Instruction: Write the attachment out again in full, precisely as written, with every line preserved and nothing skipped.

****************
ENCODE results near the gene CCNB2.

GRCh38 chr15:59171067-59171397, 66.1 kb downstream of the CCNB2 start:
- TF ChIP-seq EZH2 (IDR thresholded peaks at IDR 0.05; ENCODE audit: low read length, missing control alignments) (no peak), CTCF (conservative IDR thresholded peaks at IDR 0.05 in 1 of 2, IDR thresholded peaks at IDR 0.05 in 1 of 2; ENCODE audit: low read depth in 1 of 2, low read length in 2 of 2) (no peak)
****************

ENCODE results near the gene CCNB2.

GRCh38 chr15:59171067-59171397, 66.1 kb downstream of the CCNB2 start:
- TF ChIP-seq EZH2 (IDR thresholded peaks at IDR 0.05; ENCODE audit: low read length, missing control alignments) (no peak), CTCF (conservative IDR thresholded peaks at IDR 0.05 in 1 of 2, IDR thresholded peaks at IDR 0.05 in 1 of 2; ENCODE audit: low read depth in 1 of 2, low read length in 2 of 2) (no peak)